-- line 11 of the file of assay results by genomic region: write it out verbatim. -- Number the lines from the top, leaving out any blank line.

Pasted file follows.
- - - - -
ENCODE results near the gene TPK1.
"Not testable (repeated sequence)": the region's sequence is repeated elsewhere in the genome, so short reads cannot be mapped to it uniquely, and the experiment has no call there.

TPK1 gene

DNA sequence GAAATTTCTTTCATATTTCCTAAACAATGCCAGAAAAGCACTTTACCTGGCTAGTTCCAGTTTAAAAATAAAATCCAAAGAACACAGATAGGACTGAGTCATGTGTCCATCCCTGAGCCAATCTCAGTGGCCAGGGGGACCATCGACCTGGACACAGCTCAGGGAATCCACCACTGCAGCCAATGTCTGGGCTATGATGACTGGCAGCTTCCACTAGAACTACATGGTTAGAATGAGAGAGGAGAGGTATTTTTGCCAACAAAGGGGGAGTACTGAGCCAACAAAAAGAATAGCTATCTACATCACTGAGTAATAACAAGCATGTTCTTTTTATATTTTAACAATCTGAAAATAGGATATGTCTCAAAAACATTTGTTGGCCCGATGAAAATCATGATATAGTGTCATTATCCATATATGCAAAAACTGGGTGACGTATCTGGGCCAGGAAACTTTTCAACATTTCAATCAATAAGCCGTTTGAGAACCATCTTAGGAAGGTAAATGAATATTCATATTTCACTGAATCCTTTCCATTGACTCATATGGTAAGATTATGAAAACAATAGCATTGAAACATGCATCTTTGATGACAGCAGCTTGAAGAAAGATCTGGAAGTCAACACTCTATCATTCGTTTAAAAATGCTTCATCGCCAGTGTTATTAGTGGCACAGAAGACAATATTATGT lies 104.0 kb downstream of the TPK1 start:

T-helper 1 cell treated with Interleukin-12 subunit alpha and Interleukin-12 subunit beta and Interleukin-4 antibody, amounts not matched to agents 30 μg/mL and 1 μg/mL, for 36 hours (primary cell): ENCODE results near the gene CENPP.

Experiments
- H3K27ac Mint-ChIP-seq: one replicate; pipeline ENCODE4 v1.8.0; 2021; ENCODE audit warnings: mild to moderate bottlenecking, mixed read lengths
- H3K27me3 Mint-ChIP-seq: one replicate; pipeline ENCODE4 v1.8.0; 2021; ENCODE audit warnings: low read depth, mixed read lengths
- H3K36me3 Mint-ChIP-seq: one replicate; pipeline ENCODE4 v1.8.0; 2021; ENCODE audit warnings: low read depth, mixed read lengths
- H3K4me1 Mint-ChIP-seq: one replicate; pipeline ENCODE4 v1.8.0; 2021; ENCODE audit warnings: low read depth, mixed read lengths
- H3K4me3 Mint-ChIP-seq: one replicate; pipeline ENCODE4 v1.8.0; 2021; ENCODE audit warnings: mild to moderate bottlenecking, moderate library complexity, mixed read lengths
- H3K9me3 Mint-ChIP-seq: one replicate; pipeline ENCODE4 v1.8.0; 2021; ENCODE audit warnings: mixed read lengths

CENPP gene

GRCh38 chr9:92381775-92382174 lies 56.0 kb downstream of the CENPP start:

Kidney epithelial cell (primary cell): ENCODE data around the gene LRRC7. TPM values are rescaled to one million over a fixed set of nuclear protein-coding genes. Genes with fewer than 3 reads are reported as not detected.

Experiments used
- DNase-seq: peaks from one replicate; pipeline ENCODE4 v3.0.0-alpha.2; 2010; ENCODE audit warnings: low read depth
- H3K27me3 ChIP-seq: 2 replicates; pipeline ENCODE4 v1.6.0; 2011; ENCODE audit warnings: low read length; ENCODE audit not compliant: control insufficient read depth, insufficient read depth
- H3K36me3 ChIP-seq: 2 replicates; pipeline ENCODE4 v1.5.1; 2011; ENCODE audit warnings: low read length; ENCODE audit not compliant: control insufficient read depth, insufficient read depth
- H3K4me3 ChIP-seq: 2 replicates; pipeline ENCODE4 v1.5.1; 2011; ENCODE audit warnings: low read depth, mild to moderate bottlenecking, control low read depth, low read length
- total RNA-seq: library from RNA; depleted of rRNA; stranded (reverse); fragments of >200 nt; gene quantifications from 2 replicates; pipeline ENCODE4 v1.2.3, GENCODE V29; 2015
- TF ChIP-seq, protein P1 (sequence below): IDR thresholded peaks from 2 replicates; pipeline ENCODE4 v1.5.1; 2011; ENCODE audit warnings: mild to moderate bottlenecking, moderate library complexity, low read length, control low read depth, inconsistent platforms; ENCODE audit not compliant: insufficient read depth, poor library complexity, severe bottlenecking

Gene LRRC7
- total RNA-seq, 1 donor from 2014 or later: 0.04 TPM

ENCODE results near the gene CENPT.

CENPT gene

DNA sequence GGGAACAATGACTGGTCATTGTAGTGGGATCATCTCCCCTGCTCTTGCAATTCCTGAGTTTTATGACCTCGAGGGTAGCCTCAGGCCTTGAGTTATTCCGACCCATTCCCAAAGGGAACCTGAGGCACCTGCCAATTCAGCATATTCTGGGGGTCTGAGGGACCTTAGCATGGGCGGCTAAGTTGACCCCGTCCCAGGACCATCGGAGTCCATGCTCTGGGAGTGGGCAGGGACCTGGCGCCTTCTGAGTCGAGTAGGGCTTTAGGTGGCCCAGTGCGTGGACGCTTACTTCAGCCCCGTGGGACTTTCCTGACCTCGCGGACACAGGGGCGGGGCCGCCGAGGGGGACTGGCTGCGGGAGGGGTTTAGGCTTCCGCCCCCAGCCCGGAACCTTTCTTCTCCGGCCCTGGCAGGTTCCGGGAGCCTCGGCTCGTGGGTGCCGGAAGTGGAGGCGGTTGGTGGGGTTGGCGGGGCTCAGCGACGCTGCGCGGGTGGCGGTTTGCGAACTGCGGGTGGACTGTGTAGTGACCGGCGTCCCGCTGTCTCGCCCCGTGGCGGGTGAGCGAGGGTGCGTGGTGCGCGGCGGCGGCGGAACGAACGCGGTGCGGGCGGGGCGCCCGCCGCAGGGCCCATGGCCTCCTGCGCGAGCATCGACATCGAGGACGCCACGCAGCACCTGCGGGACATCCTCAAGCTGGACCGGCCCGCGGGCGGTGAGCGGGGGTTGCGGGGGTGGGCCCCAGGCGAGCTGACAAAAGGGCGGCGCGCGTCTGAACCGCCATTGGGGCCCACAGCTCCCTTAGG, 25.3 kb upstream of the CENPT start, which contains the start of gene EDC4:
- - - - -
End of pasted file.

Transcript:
- H3K4me3 Mint-ChIP-seq: one replicate; pipeline ENCODE4 v1.8.0; 2021; ENCODE audit warnings: mild to moderate bottlenecking, moderate library complexity, mixed read lengths